by | Mar 16, 2001 | Detroit Free Press | 0 comments

He still wears a Spartan on his chest, but it is not the Spartan it used to be. The truth is, as he looks around his apartment in Greece, and the concrete buildings that crowd his street, and the small shops serving feta cheese and baklava, and the cars parked hither and yon, on the curb, the sidewalk, wherever the engine died, and the people gesturing, waving, yelling in a different language — the truth is, nothing is as it used to be.

Back home, in America, his old college team, Michigan State, is getting ready to defend its NCAA crown, the crown he helped the team win one year ago. Remember those Spartans? They had three seniors, leading them to glory:

Morris Peterson, now a rookie all-star for the Toronto Raptors.

Mateen Cleaves, now a budding star on the Detroit Pistons.

And A. J. Granger, now starting for Milon of Athens in the A1 league in Greece.

“What’s the best part?” I ask Granger about his new life as an expatriate ballplayer.

“Well,” he says. “I have a lot of free time.”

That’s an understatement. His team plays once a week, Saturdays at 5 p.m. It practices 90 minutes a day, and when practice is over, it’s over.

There are no media demands. No booster club meetings. No film sessions.

“You can’t even take too tough an attitude in practice,” Granger says. “If you challenge one of your teammates here — if you say, ‘Come on, try and check me now’ — he’ll stop and look at you like you’re insulting his family.”

Reality wasn’t a shock

Fortunately for Granger, even back at MSU, he nicely balanced real life against the coddled existence of sports stardom. He grew up in small, neighborly Findlay, Ohio. He got engaged to his longtime girlfriend during his junior year of college, and married her after graduation.

And although he, Cleaves and Peterson were integral to the Spartans’ success last season — they all started, and Granger was a rebounding, long-range shooting force — A.J. knew the other two would likely have the NBA’s door swung open, while he would have to knock loudly.

He tried. After going undrafted, he was invited to a Vancouver Grizzlies’ camp in Utah. He went. He waited. He didn’t play for four days. Finally, realizing the futility, he asked to be sent home to explore other options.

His best one was in Greece. They would hire him — as one of two American players allowed per team — for a salary in the low six figures, plus an apartment and a car.

Hey. A gig’s a gig, right?

So A.J. and his new wife, Heather, went to Athens last August, and let’s just say if life is a Greek salad, they’re in the beet section right now.

“It’s so different,” Granger says. “There’s not much for us to do here. The city closes down for three hours in the afternoon. There’s nightclubs, but they’re real late. Mostly we stay home. I sleep a lot. My wife has read about 100 books.”

How far is this from where Granger was a year ago, riding police-protected buses into tunnels of giant arenas, where as many as 50,000 screaming fans — and a nationwide TV audience — hung on the Spartans’ every basket?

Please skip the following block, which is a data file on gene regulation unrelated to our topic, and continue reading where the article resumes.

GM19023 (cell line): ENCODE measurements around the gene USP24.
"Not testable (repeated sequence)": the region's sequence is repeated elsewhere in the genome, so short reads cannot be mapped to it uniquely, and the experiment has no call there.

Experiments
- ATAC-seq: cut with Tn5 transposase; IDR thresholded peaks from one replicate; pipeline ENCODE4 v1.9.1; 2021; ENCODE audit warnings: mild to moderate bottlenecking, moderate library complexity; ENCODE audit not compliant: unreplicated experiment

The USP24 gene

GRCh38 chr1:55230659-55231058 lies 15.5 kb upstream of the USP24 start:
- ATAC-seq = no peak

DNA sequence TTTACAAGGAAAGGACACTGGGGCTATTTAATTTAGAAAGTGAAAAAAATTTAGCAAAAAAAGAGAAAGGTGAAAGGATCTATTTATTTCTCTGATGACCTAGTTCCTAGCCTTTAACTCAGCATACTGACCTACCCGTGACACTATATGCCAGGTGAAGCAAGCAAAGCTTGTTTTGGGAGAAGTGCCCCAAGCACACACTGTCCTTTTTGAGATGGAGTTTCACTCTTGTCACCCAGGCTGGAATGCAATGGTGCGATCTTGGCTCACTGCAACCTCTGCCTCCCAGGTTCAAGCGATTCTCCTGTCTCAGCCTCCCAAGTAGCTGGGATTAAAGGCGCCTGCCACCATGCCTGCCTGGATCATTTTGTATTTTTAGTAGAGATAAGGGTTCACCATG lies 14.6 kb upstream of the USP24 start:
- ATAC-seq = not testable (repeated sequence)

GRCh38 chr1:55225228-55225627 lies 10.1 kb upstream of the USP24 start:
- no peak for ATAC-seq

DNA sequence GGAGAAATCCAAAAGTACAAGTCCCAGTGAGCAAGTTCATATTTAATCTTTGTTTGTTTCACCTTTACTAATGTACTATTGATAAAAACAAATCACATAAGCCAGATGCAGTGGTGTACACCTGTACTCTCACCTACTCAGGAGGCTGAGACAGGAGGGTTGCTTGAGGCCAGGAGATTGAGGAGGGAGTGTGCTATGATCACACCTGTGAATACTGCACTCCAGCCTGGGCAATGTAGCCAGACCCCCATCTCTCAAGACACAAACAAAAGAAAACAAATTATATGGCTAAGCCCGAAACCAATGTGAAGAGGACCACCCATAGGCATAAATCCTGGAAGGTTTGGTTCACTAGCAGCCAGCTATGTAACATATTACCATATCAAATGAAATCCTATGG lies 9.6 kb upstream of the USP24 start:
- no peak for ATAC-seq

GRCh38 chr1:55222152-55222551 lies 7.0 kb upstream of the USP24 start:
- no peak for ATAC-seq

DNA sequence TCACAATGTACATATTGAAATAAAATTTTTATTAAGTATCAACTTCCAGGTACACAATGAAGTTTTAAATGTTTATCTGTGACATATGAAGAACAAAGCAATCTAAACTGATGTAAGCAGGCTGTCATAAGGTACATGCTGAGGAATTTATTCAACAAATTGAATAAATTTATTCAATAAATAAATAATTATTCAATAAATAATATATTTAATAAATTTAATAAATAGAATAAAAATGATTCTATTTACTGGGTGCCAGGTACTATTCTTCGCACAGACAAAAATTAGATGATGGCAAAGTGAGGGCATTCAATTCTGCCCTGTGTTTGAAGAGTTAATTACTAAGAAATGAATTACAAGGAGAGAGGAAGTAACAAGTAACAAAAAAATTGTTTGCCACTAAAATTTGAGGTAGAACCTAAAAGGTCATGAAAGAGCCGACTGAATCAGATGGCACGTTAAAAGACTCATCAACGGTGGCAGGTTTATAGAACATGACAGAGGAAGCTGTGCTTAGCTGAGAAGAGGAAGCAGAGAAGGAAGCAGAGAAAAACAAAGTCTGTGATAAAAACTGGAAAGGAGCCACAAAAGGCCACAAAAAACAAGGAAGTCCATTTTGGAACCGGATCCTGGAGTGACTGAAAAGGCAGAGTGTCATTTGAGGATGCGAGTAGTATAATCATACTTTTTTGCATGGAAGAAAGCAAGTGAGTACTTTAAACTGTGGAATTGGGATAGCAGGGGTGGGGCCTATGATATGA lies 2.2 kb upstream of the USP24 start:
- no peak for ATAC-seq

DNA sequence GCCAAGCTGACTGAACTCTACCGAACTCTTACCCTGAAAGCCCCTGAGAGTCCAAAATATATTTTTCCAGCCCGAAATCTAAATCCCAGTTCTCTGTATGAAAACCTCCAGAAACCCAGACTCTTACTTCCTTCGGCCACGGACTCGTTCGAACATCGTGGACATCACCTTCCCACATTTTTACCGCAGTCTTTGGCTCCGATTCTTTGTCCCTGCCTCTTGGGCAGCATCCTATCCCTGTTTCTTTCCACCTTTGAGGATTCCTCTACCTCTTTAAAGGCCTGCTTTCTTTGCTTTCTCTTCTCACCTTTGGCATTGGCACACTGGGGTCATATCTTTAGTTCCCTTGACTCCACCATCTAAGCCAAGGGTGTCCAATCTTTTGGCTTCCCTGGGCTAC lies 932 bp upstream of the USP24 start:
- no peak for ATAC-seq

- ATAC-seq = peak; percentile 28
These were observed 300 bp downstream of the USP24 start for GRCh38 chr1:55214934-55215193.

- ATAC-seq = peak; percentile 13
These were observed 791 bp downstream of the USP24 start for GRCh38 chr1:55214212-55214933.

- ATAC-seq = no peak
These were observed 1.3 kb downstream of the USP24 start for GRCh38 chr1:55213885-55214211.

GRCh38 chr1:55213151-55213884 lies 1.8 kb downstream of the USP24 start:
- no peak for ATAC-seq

Now Granger, the best player on the Milon team, plays his home games in a small gym — “more like a barn,” he says — that seats 1,200 people. Fans are searched for batteries and coins when they enter. Seats come with plastic protectors. A drink was thrown on A.J. once. There is maybe one reporter to talk to after a game.

And, oh, yeah. His team is 3-17.

No pity, no complaints

Isn’t it funny? So many players are in a rush to get to the money part of basketball, they never realize the last gasp of fun and camaraderie they are leaving behind.

“There’s no comparison,” Granger says. “I tried at first to explain to these guys what it was like last year, to win the title, to make the friendships that we made as teammates at MSU. But I gave up. Nobody here can understand it.”

He sighs. “They think this league is the biggest thing there is.”

Granger does not seek pity. He’s getting paid to play the game. No complaints.

But he admits to missing the old green-and-white days, when he was bumming money for pizza and laughing on the bus. And I’ll bet, despite their big contracts, Cleaves and Peterson do, too.

Today Granger will try to watch the Spartans on satellite TV. And at least his team, Milon, has a Spartan as its mascot — not surprising, since the original Spartans were Greek, right?

“Any message to your old team?” he is asked.

“Wish them luck,” Granger says. “And remind them that it’s over in a snap of the fingers.”

And he’s not talking about the game.

Contact MITCH ALBOM at 313-223-4581 or Catch “Albom in the Afternoon” 3-6 p.m. weekdays on WJR-AM (760) and simulcast on MSNBC 3-5 p.m.


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New book, The Little Liar, arrives November 14. Get the details »

Mitch Albom writes about running an orphanage in impoverished Port-au-Prince, Haiti, his kids, their hardships, laughs and challenges, and the life lessons he’s learned there every day.

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